Two days after the U.S. election, another major political development is unfolding on the other side of the world. China began its once-in-a-decade transition of power on Thursday with the opening of its 18th Communist Party Congress.

With its lack of personalities or political platforms, it is almost diametrically opposed to the hurly-burly of U.S. elections. In Beijing, the message was about fighting corruption and keeping the Communist Party in power.

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Field Recordings
11:17 am
Thu November 8, 2012

The Civil Wars: A Song Of Loyalty, Before It's Tested

Mito Habe-Evans NPR/KEXP

Joy Williams and John Paul White call their Grammy-winning band The Civil Wars, but the two have built a gentle, harmony-rich folk-pop sound in which warm chemistry more than counteracts the tension under the music's surface. Though not a couple themselves — each is married, and Williams just had a baby — they convey many hallmarks of a loving union, particularly in the way she stares at him sweetly as they sing.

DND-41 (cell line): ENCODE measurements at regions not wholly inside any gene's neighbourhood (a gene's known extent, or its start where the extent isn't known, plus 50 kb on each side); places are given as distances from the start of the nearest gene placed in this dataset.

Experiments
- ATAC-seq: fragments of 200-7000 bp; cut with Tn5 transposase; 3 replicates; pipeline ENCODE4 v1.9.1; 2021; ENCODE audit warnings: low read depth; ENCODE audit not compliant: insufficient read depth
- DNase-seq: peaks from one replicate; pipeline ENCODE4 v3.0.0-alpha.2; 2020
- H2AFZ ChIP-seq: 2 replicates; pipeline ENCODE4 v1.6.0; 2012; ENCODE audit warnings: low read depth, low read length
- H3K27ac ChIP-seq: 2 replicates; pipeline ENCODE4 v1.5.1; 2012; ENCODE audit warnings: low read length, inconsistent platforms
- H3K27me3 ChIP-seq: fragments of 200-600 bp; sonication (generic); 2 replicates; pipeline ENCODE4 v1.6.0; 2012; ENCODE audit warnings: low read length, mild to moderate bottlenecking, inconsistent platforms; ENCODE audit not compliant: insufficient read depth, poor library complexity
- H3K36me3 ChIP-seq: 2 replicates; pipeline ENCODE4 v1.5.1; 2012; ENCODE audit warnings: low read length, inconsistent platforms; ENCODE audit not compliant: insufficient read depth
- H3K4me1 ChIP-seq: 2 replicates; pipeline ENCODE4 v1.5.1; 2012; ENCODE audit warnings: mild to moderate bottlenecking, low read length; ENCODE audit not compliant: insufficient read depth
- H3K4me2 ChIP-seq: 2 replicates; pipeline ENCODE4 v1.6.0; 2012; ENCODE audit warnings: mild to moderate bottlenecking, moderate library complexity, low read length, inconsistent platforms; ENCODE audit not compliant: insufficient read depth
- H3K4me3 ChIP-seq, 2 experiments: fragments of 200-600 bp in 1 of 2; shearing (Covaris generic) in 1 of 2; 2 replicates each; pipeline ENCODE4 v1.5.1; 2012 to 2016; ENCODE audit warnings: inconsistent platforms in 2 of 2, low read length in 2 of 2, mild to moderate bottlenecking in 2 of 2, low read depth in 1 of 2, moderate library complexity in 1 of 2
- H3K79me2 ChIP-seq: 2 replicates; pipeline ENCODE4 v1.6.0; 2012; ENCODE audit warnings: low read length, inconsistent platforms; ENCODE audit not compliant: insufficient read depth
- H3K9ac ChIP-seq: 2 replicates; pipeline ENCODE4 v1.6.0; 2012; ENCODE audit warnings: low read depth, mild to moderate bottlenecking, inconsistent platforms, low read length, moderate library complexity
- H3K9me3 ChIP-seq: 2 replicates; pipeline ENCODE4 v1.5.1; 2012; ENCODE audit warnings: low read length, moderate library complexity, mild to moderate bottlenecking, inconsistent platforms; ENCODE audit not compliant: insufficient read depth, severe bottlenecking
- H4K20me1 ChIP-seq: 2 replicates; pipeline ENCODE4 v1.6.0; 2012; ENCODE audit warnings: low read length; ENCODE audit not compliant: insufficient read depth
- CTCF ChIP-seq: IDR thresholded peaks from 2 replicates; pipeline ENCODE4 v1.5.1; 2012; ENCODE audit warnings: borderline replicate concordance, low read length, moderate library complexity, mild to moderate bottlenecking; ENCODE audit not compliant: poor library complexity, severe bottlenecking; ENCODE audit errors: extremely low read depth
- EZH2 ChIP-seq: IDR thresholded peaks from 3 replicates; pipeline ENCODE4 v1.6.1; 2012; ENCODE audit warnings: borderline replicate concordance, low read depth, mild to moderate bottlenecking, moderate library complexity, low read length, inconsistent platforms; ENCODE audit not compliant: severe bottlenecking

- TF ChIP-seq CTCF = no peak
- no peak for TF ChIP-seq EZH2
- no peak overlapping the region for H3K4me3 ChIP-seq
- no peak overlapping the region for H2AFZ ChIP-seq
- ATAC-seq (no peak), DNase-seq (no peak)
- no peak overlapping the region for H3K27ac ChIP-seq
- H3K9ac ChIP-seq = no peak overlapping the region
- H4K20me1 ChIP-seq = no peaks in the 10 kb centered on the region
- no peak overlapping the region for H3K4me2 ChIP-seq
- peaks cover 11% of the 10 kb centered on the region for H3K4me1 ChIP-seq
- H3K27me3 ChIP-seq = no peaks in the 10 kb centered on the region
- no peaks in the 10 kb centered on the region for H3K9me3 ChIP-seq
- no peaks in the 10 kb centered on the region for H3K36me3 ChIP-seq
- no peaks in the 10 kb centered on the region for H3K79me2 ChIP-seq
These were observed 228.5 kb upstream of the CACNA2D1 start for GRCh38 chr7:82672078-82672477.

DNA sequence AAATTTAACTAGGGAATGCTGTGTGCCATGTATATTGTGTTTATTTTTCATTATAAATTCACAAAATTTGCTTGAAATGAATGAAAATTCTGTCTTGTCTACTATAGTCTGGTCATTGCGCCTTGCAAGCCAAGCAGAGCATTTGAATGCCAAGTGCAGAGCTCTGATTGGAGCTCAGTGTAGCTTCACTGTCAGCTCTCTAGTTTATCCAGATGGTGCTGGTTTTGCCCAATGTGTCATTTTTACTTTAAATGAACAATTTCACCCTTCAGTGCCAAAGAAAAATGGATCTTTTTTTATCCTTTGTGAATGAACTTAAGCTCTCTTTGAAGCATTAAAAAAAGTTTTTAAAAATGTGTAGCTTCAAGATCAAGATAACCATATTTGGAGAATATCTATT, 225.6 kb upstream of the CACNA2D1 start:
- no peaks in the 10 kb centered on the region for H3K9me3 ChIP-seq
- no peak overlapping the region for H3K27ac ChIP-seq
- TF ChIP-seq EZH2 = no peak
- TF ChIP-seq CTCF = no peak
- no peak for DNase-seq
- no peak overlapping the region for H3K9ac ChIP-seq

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It's All Politics
11:13 am
Thu November 8, 2012

Once Again, Florida's Voting Doesn't Add Up

A Miami-Dade Elections Department employee tallies absentee ballot reports in Doral, Fla., on Thursday.
Alan Diaz AP

Originally published on Thu November 8, 2012 4:43 pm

Florida is again having problems determining the winner of its presidential vote. But its difficulties are entirely different from the ones that kept the nation in suspense for more than a month back in 2000.